As a community service to the elderly and as a consumer advocate, our laboratory provides analytical analyses of consumer suspect dietary supplements.  We have found numerous dietary supplements that target the elderly.  For example, a dietary supplement called Cardia7 (See Figure 6) was purchased on Amazon with the claim "Proven to help and potentially reverse issues that can lead to bypass and open heart surgery.".  We strongly advise that consumers not follow these outrageous therapeutic claims. We analyzed this dietary


Figure 6. Adulterated and misbranded dietary supplement, contains 0 mg palmitoleic acid vs label claims 210 mg and 0 mg fatty acids.

supplement and it did not contain any palmitoleic acid as claimed.  The total ion chromatogram (TIC) is shown below in Figure 7 for Cardia7


                            Figure 7. Cardia7 TIC shows absence of "palmitoleic acid" per label claim of "210 mg palmitoleic acid".

containing the new dietary ingredient ProvinalTM using a simple dilute-and-shoot approach. Instead, the dietary ingredient was Provinal which is a mixture of synthetic fatty acid ethyl esters (FAEE) with the ethyl ester of palmitoleic acid being the most concentrated at approximately 50% w/w. FDA requires that the dietary ingredients (ProvinalTM) in a proprietary blend are to be listed in order of predominance by weight.  If these compounds are not listed, the dietary supplement is misbranded.  This means that all those impurities in Figure 7 must be included in the supplement facts panel so that the consumer will know what compounds they are ingesting.

We are in the process of determining the composition of all these undeclared impurities (>40) using computational chemistry with accurate mass molecular ion information.  Once identified, we will use computational chemistry to determine how these compounds fit into the active site of the major hydrolyzing enzyme hCE2 (a human CES2 family isozyme) carboxylesterases (CESs, EC. that release free fatty acids and ethanol into pancreatic acinar cells. Subsequently, exposing the pancreas to free fatty acids can cause the death of acinar cells which could lead to pancreas failure.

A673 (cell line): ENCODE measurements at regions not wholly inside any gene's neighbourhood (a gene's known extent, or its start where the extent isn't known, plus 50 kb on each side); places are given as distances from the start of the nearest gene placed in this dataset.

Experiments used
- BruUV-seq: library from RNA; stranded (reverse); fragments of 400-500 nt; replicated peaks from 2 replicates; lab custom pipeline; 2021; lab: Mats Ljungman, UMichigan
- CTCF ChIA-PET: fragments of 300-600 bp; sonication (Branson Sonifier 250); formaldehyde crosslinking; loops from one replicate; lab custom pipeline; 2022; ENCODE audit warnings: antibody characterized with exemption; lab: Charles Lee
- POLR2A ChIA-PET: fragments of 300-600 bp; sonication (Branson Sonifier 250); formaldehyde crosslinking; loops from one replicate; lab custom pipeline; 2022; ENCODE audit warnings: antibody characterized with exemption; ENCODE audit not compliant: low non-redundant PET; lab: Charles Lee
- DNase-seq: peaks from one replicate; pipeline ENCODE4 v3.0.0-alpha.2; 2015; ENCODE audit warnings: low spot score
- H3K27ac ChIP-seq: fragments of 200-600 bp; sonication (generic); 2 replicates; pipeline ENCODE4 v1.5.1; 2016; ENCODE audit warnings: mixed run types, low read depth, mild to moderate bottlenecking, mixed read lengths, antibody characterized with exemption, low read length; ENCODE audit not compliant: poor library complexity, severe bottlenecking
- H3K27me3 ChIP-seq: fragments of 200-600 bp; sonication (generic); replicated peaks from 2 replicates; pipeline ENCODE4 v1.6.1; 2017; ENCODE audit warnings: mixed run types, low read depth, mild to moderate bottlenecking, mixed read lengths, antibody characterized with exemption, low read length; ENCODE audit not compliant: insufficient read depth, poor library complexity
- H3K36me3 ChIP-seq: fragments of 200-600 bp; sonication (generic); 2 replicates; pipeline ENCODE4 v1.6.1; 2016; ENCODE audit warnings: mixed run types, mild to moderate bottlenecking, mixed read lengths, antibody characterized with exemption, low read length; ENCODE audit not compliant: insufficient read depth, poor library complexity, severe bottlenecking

According to the FDA's 75-day pre-market review of this new dietary ingredient ProvinalTM, "For the reasons discussed above, the information in your submission does not provide an adequate basis to conclude that the dietary supplement containing "Provinal™", when used under the conditions recommended or suggested in the labeling of your product, will reasonably be expected to be safe. Therefore, your product may be adulterated under 21 U.S.C. 342(f)(1)(B) as a dietary supplement that contains a new dietary ingredient for which there is inadequate information to provide reasonable assurance that such ingredient does not present a significant or unreasonable risk of illness or injury. Introduction of such a product into interstate commerce is prohibited under 21 U.S.C. 331 (a) and (v) these are not dietary supplements.  Most disturbing is that the NDI and GRAS/N state: "Toxicological studies on Provinal, the finished product, have not been conducted, and toxicological studies on pure palmitoleic acid were not found in the public domain. The absence of such studies is most likely due to the fact that this fatty acid, as well as the other fatty acids that constitute Provinal are considered “edible” and have an extensive history of consumption in foods." FDA's review of new dietary ingredients requires at least "25 years of widespread use to be the minimum to establish a history of safe use." Since ProvinalTM was patented (US 8,703,818A) on April 22, 2014, the 25 years of use were not obtained. In addition, both the GRAS/N and NDI claim a long history of use.  If this was the case, then the patent would be voided.